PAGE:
In the past 30 years, three of the five confirmed cricket-related deaths, all of batsmen, were attributed to commotio cordis and two to VAD/SAH; there have been no deaths linked with head injuries.

Discussion

While cricket has generally been regarded as a safe sport, there have been a surprisingly large number of fatalities directly associated with the game. The reported deaths were fairly evenly spread among organised games and training and informal play, including school play and backyard and street cricket. Most deaths in organised cricket (45 of 72 for which details were available) were of batsmen. The clearest finding of our study was the reduction in the number deaths after the 1950s, particularly since 1980.

The major sources of information for this investigation were newspaper articles. Many of Australia’s major metropolitan, suburban and country newspapers are digitised and available on the Trove website, but copyright legislation restricts coverage after mid-1954. We identified 146 deaths to 1954 in Trove. Twenty-eight cricket fatalities were identified in other digitised newspaper resources and with internet search engines, and as the result of a public appeal in the Fairfax press for information.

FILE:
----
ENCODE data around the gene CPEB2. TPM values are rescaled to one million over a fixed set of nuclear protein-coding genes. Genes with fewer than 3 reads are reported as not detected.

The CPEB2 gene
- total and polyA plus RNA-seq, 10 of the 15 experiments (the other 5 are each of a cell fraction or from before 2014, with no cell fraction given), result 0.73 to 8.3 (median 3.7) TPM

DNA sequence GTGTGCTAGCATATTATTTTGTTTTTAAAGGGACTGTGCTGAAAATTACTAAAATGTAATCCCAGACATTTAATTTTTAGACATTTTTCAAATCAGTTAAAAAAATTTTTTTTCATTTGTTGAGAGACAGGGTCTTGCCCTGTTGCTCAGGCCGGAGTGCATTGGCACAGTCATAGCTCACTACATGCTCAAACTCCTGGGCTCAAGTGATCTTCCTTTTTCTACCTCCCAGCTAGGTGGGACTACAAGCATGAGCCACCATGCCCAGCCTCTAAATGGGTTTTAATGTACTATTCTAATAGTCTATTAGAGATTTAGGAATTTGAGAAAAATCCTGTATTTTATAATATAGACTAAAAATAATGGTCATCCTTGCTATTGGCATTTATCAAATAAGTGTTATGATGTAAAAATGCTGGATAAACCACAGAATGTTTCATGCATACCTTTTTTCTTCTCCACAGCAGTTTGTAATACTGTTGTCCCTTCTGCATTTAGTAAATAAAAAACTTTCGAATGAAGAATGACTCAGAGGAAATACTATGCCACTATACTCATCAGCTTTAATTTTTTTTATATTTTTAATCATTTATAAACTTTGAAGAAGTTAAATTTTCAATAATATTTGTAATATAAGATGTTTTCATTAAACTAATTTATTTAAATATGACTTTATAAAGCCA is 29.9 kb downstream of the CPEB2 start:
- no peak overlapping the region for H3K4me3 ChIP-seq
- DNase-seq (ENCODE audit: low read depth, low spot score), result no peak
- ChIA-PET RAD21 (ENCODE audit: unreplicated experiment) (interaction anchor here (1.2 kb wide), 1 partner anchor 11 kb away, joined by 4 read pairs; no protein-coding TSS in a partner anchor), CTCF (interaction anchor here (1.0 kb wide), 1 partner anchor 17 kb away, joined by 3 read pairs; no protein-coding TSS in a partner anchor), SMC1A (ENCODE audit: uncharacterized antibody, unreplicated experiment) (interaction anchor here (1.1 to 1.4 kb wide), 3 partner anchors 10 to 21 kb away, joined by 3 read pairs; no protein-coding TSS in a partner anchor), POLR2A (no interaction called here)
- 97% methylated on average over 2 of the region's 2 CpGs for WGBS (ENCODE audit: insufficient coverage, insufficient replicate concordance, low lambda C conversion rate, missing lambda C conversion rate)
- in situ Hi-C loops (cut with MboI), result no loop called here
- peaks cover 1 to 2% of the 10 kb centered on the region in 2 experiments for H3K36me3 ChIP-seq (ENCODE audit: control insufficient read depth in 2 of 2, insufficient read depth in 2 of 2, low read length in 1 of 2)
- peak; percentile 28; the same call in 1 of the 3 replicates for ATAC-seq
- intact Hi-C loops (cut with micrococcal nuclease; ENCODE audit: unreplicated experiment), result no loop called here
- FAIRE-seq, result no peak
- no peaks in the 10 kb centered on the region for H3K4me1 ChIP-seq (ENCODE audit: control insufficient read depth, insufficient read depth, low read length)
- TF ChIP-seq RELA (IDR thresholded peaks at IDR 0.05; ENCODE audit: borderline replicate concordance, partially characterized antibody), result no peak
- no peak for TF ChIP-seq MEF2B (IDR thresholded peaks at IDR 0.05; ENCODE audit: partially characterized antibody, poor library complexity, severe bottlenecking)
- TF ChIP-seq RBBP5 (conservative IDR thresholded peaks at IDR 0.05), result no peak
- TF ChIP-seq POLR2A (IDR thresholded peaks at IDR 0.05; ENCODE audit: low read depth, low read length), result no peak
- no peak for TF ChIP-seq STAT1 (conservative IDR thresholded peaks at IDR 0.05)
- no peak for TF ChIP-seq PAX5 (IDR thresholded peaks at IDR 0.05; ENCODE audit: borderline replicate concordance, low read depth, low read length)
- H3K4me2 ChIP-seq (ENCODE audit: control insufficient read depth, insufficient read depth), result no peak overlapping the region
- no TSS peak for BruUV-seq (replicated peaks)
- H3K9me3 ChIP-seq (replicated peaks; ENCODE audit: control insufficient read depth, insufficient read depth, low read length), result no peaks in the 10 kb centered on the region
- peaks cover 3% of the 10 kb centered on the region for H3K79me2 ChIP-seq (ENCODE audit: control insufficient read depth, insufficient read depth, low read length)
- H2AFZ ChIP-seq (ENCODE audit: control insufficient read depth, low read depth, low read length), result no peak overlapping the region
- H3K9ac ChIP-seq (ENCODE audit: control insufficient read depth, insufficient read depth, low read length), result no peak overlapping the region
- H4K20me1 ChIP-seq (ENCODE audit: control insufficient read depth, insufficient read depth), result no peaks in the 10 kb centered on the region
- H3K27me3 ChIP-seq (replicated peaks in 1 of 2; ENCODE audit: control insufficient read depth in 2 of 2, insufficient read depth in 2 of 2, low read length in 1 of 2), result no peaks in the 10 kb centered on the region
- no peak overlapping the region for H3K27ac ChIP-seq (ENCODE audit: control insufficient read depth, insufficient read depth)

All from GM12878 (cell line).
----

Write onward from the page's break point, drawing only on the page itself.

Media files have been used as a primary data source by the United States-based National Centre for Catastrophic Sport Injury Research (www.nccsir.edu.nc). Media-based investigations have been most thoroughly undertaken for boxing and baseball; the Manuel Velazquez collection has documented nearly 2000 boxing-related deaths,5 and baseball deaths are comprehensively documented in Death at the ballpark. A comprehensive study of game-related fatalities of players, other personnel and spectators in amateur and professional baseball, 1862–2007.6 As with our series, these publications were based on details of deaths obtained from media sources, primarily newspapers.